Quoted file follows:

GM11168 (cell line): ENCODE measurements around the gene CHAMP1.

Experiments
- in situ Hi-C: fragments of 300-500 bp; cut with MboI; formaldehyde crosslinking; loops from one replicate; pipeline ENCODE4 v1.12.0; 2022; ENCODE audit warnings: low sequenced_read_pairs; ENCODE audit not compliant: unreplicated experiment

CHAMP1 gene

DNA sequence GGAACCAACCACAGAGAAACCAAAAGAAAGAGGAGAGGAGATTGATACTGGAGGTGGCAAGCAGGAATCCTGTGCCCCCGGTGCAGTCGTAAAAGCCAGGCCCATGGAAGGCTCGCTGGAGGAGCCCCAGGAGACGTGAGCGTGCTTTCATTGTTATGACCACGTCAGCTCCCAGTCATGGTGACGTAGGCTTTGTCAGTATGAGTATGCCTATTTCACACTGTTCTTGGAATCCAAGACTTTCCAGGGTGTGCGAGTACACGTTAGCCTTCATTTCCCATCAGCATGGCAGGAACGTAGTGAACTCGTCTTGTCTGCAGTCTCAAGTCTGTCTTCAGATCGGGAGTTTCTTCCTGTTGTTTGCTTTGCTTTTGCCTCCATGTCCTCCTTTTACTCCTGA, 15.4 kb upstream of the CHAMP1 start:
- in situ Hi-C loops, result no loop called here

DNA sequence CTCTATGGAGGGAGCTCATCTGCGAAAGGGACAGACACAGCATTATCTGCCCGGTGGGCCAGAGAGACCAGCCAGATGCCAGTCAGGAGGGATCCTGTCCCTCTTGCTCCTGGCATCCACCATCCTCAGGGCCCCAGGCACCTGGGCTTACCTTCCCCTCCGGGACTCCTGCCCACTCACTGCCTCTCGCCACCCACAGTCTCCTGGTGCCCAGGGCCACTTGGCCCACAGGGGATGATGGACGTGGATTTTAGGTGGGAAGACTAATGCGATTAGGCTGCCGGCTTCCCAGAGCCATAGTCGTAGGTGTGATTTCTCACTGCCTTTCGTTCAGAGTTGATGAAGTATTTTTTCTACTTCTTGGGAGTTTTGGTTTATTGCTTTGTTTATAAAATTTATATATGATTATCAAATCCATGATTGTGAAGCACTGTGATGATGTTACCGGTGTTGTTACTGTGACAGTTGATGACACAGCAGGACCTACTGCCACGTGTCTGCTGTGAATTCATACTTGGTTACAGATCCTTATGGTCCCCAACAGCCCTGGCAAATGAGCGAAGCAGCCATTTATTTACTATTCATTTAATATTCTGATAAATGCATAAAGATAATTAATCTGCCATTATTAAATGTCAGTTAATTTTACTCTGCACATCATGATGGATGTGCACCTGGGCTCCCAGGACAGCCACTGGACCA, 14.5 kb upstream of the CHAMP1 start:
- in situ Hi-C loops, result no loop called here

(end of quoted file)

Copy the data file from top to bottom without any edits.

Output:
GM11168 (cell line): ENCODE measurements around the gene CHAMP1.

Experiments
- in situ Hi-C: fragments of 300-500 bp; cut with MboI; formaldehyde crosslinking; loops from one replicate; pipeline ENCODE4 v1.12.0; 2022; ENCODE audit warnings: low sequenced_read_pairs; ENCODE audit not compliant: unreplicated experiment

CHAMP1 gene

DNA sequence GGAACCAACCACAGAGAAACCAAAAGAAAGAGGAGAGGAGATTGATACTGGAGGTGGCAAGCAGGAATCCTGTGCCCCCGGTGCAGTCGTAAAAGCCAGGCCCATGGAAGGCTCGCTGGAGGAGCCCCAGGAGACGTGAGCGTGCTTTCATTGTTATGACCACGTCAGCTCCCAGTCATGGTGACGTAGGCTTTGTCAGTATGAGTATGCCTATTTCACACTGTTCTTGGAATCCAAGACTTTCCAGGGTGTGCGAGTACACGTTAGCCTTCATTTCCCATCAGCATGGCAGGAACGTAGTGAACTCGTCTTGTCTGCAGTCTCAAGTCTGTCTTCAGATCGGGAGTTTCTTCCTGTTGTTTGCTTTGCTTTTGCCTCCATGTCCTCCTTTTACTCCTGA, 15.4 kb upstream of the CHAMP1 start:
- in situ Hi-C loops, result no loop called here

DNA sequence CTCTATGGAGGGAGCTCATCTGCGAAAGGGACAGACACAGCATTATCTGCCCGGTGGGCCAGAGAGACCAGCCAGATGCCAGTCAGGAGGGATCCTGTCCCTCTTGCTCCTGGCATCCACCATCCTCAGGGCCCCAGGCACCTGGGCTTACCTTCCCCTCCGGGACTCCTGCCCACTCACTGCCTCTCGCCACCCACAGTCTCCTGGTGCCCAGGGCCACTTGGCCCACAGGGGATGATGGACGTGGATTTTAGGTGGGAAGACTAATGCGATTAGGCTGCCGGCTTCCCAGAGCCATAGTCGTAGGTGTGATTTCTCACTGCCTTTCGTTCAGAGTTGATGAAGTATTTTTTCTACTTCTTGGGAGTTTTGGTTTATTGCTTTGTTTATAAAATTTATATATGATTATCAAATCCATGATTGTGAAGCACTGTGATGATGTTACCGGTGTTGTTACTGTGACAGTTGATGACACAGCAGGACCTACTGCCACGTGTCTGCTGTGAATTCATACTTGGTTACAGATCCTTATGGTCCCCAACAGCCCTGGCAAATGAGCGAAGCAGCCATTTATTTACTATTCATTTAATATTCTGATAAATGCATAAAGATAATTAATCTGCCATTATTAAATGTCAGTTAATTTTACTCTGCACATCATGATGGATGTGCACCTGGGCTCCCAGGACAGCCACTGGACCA, 14.5 kb upstream of the CHAMP1 start:
- in situ Hi-C loops, result no loop called here